Shellfish ban extended

The taking of shellfish has been banned from Marsden Bank and Mair Bank, in Whangārei Harbour, for another two years. The Ministry for Primary Industries closed Mair Bank and Marsden Bank to all recreational and commercial shellfish take in 2014 to give stocks a chance to replenish. The closure came after data showed a substantial decline in pipi abundance at Mair Bank, and no halt to the decline or sign of recovery in the pipi population at the adjacent Marsden Bank, despite a temporary closure in place since 2011. MPI, at the request of local hapu Patuharakeke, has extended the closure to June 28, 2022.

Water use limits eased
Water restrictions in Whangārei are easing from tomorrow after recent rain. Level 3 restrictions are currently in force but that will drop to Level 1 from tomorrow morning. Wilsons Dam was 66 per cent full at 4pm yesterday while the water level at Whau Valley Dam rose to 71 per cent.

New police grads
Northland has got two new officers from the latest graduation from the Police College, with one already serving the public as a Coastguard volunteer. Constable Gareth Williams, a father and grandfather, has been a Coastguard volunteer and it was during this time that he started to think about joining the police. "The seed of community service was planted, but it was when my eldest daughter – an Authorised Officer who wants to become a police officer – took me along to a recruitment evening that becoming a police officer seemed to be the perfect fit. I have a desire to serve and give back to the community, and wanted a change from my career of over 30 years working for IT and communications companies." The 38 new officers graduated on Wednesday.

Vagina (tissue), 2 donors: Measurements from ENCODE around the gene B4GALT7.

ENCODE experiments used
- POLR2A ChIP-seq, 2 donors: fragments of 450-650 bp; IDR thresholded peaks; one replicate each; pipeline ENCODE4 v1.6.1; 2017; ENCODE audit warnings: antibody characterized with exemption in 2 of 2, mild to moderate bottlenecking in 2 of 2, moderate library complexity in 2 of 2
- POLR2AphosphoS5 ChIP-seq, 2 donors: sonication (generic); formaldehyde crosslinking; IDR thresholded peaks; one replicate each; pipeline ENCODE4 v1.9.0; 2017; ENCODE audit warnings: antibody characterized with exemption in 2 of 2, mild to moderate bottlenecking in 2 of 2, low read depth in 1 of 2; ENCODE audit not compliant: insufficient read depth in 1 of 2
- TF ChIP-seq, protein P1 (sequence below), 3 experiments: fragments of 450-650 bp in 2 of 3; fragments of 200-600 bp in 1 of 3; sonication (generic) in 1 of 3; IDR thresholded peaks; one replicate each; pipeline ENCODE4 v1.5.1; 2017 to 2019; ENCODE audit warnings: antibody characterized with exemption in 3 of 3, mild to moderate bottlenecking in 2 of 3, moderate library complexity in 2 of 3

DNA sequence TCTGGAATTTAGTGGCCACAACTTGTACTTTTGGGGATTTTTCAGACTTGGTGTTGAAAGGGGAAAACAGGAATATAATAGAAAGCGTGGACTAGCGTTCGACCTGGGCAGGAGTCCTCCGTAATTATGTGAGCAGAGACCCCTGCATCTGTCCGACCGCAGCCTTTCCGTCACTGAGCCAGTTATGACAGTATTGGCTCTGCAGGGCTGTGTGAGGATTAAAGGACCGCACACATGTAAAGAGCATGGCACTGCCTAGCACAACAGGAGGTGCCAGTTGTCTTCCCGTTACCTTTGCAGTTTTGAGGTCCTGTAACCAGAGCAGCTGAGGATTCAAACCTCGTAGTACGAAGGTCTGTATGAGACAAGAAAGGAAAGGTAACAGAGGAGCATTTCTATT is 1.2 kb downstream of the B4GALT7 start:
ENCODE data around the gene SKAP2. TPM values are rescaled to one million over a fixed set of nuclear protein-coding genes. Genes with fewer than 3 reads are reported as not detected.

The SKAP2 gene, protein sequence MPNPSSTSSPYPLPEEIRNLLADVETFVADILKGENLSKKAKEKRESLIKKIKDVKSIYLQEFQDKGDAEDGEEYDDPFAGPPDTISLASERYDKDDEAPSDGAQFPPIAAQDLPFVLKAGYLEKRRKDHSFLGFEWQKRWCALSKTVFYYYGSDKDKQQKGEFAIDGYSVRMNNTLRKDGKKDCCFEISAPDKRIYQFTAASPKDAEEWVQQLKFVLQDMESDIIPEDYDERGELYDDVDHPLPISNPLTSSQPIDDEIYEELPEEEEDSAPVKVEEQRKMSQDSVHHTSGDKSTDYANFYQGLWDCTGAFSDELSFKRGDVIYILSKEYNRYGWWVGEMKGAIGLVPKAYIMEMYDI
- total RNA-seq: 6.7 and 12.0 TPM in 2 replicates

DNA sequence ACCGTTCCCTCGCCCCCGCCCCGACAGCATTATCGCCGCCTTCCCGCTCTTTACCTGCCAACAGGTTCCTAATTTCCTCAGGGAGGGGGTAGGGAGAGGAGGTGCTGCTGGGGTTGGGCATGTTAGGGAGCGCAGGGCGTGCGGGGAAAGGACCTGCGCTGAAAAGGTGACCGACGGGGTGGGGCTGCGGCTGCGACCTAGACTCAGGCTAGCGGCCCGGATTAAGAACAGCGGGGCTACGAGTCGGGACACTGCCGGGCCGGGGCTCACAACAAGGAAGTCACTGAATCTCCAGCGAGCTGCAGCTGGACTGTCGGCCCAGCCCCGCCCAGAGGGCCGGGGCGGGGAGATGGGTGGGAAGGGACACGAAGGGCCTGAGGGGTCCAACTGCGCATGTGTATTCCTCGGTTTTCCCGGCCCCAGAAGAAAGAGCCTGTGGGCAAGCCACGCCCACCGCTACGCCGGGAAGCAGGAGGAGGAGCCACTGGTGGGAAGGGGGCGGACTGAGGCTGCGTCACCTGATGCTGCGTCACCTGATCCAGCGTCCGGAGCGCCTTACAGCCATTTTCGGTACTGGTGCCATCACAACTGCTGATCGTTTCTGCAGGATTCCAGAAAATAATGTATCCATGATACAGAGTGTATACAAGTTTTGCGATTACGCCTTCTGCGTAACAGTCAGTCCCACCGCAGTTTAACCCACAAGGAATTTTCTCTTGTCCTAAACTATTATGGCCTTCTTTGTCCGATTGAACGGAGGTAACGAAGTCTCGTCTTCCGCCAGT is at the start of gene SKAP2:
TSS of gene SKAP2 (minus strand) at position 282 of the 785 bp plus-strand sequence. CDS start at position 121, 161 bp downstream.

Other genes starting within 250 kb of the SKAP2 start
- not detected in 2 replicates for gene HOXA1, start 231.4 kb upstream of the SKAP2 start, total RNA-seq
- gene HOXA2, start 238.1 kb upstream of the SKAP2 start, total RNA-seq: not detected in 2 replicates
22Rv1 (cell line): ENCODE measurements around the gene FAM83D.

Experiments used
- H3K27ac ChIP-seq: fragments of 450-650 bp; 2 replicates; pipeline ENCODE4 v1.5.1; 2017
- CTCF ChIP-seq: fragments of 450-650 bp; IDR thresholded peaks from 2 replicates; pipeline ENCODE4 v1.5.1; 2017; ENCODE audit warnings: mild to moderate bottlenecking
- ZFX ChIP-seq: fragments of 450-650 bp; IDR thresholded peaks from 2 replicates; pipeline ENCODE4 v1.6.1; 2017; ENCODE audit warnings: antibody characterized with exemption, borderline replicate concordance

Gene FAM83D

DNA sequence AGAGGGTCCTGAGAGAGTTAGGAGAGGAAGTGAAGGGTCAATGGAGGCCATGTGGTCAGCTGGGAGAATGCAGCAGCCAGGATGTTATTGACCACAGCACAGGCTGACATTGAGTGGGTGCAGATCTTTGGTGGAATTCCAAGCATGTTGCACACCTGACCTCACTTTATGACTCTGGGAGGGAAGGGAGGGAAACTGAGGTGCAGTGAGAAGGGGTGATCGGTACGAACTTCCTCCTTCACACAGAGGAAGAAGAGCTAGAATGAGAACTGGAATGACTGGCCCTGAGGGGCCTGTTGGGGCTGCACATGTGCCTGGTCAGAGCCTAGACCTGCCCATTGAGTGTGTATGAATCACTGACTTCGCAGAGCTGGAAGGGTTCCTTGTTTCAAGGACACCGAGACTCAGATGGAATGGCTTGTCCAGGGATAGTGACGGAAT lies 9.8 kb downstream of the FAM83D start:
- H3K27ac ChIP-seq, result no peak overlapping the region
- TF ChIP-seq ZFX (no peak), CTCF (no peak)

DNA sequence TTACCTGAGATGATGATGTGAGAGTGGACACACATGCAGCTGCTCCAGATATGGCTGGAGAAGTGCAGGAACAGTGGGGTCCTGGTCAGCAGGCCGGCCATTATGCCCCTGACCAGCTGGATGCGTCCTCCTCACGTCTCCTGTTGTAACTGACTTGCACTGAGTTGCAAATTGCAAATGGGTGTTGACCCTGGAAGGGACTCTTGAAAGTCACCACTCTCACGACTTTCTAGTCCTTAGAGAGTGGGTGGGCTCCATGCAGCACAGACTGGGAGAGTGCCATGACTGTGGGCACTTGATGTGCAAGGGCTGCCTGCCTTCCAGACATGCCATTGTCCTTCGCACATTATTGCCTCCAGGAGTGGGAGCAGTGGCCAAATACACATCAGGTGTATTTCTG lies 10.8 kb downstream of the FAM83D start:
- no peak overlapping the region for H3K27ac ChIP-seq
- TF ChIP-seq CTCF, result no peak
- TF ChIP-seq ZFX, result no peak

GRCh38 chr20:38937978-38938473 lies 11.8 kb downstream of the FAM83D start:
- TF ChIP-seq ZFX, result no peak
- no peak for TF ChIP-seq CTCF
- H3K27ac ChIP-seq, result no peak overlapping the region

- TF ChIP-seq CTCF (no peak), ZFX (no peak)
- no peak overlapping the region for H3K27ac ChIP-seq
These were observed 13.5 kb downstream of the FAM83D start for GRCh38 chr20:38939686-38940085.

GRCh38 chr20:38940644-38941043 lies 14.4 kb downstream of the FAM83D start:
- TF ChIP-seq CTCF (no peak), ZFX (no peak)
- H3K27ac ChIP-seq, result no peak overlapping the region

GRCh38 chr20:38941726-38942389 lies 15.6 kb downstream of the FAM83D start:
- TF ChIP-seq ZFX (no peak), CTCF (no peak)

Forestry trainees welcomed
The Ngāti Hine Forestry Trust welcomed its second intake of trainees into the Ngā Māhuri o Ngāti Hine programme at Te Rito Marae, Moerewa yesterday. Following the success of the 2019 intake having 18 of the 20 trainees complete the programme and move into fulltime employment, trust chairman Pita Tipene said: "Ngā Māhuri are the saplings and Ngāti Hine Forestry Trust is the vehicle to support these trainees to reach their full potential." Funded by Te Uru Rākau, a key feature of the programme is earn while you learn, which supports trainees to undertake Level 2 training while maintaining a meaningful income for their whānau, trust CEO Huhana Lyndon said. The trainees will this year plant more than 200ha of Ngāti Hine land, and complete Level 2 forestry training through Recruitment Me.